The bike can be designed to disassociate upon a crash that attenuates energy like a F1 car without an 'anticipatory' disassociation.

    But what you have touched upon has 'foreboding' liability implications. First, introducing 'any technology' that change the face of crash dynamics can be used against a manufacturer in a court of law if a rider gets hurt. This is how FMVSS safety standards became established which continue to evolve as technology improves. A standard is created and then automobiles are tested to this standard for compliance. The bicycle industry is a long way from that rigor and until then, introduction of any 'planned' disassociation of a bicycle pertaining to any crash scenario will not be implemented. Liability.

    Also, keep in mind the average bike rider wants their bike to stay together as much as possible in a low speed crash. This intent defies 'a threshold' of disassociation when a bike breaks up even though in a more severe crash a bike breaking into smaller pieces is conducive to greater crash protection.
    Last edited by 11spd; 08-10-2018 at 03:36 AM.

  18. #18
    RoadBikeReview Member
    Reputation:
    Join Date
    Feb 2010
    Posts
    544
    You know, now that I think about it, I'd imagine the venn diagram of people who wouldn't ever buy a Specialized and people who wouldn't ever buy disc brakes approximates a single circle pretty well.

  19. #19
    RoadBikeReview Member
    Reputation:
    Join Date
    Sep 2011
    Posts
    5,971
    In the near future, it will be funny when all the guys on the traditional high end rim brake bikes will be called out as "having an unfair weight and aero advantage" when they pass guys on high end bikes with electric shifting hydro disc. I can imagine the guys on rim brakes giving a little smirk

  20. #20
    RoadBikeReview Member
    Reputation: Notvintage's Avatar
    Join Date
    May 2013
    Posts
    1,203
    I wouldn't buy a Spech or any other high priced, but made in China for pennies on the dollar bike.

  21. #21
    RoadBikeReview Member
    Reputation:
    Join Date
    Feb 2010
    Posts
    544
    Quote Originally Posted by Notvintage View Post
    I wouldn't buy a Spech or any other high priced, but made in China for pennies on the dollar bike.
    Cool story

  22. #22
    tlg
    tlg is online now
    RoadBikeReview Member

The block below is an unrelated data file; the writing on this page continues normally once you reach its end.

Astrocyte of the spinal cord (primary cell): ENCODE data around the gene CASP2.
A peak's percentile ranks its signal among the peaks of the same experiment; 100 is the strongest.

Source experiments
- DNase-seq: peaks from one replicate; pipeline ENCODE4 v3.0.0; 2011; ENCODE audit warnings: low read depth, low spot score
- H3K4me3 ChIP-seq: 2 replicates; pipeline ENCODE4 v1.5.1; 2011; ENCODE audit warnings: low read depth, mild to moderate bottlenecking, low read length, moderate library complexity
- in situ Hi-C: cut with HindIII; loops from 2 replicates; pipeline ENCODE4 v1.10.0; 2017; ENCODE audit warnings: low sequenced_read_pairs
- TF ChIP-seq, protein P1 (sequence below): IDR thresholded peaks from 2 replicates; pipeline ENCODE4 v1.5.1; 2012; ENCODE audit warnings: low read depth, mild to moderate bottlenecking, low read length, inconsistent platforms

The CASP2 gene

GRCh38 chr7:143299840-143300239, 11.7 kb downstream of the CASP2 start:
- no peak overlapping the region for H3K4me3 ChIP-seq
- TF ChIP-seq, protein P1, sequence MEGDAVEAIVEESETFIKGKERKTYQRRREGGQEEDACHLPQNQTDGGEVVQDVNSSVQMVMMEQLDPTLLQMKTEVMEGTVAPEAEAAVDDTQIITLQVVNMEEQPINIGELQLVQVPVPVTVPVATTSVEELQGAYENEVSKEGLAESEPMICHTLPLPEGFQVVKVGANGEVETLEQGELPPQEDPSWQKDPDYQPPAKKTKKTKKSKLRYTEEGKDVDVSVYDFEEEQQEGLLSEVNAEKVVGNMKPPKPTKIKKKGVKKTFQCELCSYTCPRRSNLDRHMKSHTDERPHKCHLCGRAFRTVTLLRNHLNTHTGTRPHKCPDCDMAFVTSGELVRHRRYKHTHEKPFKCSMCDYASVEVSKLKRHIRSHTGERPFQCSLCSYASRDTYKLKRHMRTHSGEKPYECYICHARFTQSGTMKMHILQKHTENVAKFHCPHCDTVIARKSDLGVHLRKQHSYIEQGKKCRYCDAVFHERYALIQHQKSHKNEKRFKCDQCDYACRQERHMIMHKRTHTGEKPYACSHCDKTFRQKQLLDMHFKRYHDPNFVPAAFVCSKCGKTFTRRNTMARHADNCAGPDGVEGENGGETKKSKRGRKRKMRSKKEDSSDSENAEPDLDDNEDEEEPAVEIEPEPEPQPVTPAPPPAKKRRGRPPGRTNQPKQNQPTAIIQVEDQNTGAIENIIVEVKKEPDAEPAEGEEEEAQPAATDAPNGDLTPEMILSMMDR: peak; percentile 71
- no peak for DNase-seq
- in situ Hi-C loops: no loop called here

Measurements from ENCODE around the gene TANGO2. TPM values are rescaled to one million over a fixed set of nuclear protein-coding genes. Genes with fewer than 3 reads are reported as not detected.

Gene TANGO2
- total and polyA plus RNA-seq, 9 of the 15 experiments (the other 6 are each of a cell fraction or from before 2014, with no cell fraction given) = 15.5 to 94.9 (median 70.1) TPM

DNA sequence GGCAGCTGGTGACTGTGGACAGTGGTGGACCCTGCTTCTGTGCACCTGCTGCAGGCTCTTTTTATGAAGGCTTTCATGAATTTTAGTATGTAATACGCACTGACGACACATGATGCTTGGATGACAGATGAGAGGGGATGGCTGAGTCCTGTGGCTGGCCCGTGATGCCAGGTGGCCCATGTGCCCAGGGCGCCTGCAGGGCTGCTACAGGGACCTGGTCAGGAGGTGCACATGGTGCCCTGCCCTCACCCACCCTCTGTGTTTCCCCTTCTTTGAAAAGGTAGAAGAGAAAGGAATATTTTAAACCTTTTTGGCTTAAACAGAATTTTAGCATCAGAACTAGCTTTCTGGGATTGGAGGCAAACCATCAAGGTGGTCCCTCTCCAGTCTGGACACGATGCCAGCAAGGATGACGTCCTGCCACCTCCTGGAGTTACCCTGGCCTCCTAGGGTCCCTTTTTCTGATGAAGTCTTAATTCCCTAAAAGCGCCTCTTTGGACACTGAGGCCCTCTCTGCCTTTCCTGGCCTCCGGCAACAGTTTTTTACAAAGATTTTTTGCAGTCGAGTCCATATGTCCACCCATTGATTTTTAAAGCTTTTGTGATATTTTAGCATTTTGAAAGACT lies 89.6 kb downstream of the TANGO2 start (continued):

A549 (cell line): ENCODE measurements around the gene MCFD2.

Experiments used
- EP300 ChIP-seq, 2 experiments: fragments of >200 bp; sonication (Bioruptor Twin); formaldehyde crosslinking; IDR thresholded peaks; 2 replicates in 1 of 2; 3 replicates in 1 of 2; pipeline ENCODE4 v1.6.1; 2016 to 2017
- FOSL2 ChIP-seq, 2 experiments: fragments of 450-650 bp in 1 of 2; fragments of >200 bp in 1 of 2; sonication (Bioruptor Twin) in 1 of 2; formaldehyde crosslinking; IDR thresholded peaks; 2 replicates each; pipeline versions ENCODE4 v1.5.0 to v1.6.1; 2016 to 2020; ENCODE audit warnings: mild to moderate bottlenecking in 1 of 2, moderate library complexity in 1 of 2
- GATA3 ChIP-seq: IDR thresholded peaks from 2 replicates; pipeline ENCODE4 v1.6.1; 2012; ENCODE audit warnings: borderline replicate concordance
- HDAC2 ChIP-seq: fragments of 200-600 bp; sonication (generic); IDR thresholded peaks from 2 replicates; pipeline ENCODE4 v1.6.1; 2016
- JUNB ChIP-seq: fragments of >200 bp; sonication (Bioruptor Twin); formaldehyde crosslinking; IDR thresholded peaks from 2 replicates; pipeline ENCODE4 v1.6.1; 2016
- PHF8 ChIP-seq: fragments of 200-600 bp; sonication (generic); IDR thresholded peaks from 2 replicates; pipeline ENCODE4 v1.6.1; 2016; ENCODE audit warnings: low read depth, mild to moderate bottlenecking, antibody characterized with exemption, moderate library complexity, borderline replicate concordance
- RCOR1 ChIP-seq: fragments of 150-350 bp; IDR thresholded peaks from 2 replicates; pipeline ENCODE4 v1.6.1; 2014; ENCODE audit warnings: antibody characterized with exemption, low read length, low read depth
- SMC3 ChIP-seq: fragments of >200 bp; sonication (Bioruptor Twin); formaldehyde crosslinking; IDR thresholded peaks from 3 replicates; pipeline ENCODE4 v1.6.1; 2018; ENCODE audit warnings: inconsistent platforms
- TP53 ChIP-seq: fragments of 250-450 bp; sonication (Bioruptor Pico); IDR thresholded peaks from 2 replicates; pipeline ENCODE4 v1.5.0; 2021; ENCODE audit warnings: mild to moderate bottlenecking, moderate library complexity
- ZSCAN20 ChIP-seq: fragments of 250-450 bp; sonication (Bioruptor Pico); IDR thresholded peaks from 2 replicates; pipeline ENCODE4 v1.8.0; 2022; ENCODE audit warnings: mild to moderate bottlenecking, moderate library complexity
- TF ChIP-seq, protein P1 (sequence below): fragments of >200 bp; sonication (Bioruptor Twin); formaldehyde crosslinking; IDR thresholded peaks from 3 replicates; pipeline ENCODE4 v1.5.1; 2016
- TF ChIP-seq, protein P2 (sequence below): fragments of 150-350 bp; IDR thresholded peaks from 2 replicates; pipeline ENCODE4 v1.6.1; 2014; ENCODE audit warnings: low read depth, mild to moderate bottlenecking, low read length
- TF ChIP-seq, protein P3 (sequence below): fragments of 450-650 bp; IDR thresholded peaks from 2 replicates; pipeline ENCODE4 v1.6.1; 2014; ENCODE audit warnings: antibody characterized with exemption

Reputation: tlg's Avatar
    Join Date
    May 2011
    Posts
    12,616
    Quote Originally Posted by aclinjury View Post
    In the near future, it will be funny when all the guys on the traditional high end rim brake bikes will be called out as "having an unfair weight and aero advantage" when they pass guys on high end bikes with electric shifting hydro disc. I can imagine the guys on rim brakes giving a little smirk
    Electric shifting is now lighter than mechanical. It's not out of the question that hydro may be lighter in the near future.
    Custom Di2 & Garmin/GoPro mounts 2013 SuperSix EVO Hi-MOD Team * 2004 Klein Aura V

  23. #23
    RoadBikeReview Member
    Reputation:
    Join Date
    Nov 2002
    Posts
    745
    Quote Originally Posted by tlg View Post
    Electric shifting is now lighter than mechanical. It's not out of the question that hydro may be lighter in the near future.
    No, that's not possible.


    Sent from my iPhone using Tapatalk Pro

  24. #24
    RoadBikeReview Member
    Reputation:
    Join Date
    Sep 2011
    Posts
    5,971
    Quote Originally Posted by tlg View Post
    Electric shifting is now lighter than mechanical. It's not out of the question that hydro may be lighter in the near future.
    Lightest mechanical rim brake bike I've seen is under 10 lbs (frame was a size S). It's gonna a while before disc will ever get this light, if ever.

  25. #25
    RoadBikeReview Member
    Reputation: eriku16's Avatar
    Join Date
    Jul 2011
    Posts
    117
    Quote Originally Posted by tlg View Post
    Electric shifting is now lighter than mechanical..
    But not faster... and never will be.
    "On long training rides, never use energy greater than you would use walking. You should arrive home fresh, not beaten up."

Page 1 of 2 12 LastLast

Similar Threads

  1. Replies: 17
    Last Post: 10-04-2016, 08:21 PM
  2. As if I needed another reason to hate road discs...
    By OldChipper in forum General Cycling Discussion
    Replies: 67
    Last Post: 09-04-2015, 08:25 AM
  3. Another reason to buy from a local bike shop, not online............
    By Lombard in forum General Cycling Discussion
    Replies: 32
    Last Post: 07-09-2015, 02:32 PM
  4. Another reason to buy more bikes
    By ahaid in forum General Cycling Discussion
    Replies: 20
    Last Post: 06-24-2009, 02:12 PM
  5. As if you needed another reason to buy a bike....
    By FrontRanger in forum The Lounge
    Replies: 5
    Last Post: 10-05-2007, 09:01 AM

Posting Permissions

  • You may not post new threads
  • You may not post replies
  • You may not post attachments
  • You may not edit your posts
  •  

THE SITE

ABOUT ROADBIKEREVIEW

VISIT US AT

roadbikereview.com and the ConsumerReview Network are business units of Invenda Corporation

(C) Copyright 1996-2018. All Rights Reserved.